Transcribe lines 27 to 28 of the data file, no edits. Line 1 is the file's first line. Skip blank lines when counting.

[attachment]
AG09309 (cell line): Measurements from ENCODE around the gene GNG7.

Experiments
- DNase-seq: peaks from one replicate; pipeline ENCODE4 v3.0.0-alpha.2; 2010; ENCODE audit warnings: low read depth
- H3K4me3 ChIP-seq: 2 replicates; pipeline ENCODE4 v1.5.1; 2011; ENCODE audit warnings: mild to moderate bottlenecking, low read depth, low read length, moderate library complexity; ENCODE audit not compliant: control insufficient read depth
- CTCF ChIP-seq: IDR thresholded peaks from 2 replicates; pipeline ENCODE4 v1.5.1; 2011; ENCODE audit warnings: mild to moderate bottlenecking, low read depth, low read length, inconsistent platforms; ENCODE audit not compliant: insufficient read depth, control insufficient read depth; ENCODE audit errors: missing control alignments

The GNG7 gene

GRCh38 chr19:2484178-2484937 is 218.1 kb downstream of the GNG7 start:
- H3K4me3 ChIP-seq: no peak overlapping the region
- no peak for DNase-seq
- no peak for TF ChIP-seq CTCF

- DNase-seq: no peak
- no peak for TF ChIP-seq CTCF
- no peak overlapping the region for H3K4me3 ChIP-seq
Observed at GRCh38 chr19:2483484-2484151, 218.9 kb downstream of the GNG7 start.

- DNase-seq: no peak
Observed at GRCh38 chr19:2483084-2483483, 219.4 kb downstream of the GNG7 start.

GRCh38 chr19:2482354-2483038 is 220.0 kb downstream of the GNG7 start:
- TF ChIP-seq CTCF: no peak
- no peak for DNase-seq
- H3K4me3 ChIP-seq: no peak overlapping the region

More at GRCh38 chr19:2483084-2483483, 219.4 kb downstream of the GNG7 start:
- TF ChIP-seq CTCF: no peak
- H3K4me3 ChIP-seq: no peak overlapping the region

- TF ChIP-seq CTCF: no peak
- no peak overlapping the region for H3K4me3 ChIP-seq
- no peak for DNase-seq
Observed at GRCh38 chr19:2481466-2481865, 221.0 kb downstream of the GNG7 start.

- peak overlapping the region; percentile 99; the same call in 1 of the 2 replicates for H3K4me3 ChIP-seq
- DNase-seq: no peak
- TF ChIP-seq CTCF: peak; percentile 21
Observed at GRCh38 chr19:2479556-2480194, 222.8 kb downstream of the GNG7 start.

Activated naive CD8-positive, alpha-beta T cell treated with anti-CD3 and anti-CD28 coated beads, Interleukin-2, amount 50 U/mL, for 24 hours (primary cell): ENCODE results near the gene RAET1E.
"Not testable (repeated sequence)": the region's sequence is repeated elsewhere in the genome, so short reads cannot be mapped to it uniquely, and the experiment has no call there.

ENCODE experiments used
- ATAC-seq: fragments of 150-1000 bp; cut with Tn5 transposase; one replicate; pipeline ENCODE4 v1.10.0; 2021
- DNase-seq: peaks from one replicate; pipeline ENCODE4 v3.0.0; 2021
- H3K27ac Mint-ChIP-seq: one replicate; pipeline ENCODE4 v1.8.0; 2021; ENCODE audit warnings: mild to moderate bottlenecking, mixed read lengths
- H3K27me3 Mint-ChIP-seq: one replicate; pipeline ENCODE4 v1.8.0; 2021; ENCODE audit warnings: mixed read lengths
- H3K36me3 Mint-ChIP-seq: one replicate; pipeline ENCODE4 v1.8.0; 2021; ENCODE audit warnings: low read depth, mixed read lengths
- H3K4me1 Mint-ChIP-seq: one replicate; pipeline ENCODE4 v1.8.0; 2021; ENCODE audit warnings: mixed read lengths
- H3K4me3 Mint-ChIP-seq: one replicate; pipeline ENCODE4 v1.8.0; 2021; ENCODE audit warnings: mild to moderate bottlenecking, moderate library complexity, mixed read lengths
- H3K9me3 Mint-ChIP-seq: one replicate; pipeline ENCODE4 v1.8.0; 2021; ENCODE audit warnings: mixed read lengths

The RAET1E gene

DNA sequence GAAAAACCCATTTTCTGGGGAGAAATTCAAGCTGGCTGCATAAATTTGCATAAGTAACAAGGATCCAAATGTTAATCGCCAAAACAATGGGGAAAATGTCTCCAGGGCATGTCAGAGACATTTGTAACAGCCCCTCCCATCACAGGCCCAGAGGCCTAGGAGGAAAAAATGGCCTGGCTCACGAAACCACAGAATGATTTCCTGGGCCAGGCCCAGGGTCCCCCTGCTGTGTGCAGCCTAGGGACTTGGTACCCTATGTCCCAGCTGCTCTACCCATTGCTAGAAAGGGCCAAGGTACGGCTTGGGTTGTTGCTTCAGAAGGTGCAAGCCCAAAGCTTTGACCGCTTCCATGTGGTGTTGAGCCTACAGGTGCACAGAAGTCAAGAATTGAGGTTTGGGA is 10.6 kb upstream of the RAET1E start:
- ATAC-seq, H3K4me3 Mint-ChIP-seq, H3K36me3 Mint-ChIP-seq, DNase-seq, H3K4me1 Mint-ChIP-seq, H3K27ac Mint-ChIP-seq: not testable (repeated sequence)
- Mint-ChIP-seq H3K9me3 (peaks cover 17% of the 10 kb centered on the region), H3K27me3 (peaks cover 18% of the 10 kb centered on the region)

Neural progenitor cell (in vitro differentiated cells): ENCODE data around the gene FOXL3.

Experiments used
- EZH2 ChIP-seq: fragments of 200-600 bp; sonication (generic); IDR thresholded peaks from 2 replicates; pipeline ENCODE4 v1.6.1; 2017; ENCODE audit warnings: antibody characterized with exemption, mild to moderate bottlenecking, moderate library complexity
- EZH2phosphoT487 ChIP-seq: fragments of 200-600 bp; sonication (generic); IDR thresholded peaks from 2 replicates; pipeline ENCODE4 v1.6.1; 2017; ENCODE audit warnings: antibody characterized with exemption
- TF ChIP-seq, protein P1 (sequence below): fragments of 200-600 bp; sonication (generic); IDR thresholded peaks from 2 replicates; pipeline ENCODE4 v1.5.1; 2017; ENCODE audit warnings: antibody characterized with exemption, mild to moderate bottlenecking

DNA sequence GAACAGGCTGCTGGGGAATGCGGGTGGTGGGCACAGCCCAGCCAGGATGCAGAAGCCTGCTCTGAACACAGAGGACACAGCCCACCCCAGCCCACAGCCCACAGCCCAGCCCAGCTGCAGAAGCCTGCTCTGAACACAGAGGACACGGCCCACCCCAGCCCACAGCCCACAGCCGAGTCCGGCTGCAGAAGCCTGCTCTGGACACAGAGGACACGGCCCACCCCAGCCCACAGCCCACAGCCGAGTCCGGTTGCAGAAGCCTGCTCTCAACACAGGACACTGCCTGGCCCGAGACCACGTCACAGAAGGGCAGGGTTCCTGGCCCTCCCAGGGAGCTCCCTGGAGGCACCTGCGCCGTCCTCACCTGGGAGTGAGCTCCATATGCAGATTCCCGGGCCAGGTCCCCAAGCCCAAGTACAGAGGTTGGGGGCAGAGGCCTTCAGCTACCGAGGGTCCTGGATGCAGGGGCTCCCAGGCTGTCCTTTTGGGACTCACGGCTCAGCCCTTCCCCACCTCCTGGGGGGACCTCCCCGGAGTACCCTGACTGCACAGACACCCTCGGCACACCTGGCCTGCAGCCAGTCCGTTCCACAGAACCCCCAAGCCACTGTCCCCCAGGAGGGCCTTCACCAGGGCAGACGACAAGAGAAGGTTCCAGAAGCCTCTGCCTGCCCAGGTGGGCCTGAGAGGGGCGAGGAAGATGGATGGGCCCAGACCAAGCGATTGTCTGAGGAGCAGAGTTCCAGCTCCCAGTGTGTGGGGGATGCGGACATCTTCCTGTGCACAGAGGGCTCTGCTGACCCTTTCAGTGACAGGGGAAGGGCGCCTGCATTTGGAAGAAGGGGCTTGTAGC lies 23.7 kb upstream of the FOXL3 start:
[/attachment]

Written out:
Observed at GRCh38 chr19:2481466-2481865, 221.0 kb downstream of the GNG7 start.

- peak overlapping the region; percentile 99; the same call in 1 of the 2 replicates for H3K4me3 ChIP-seq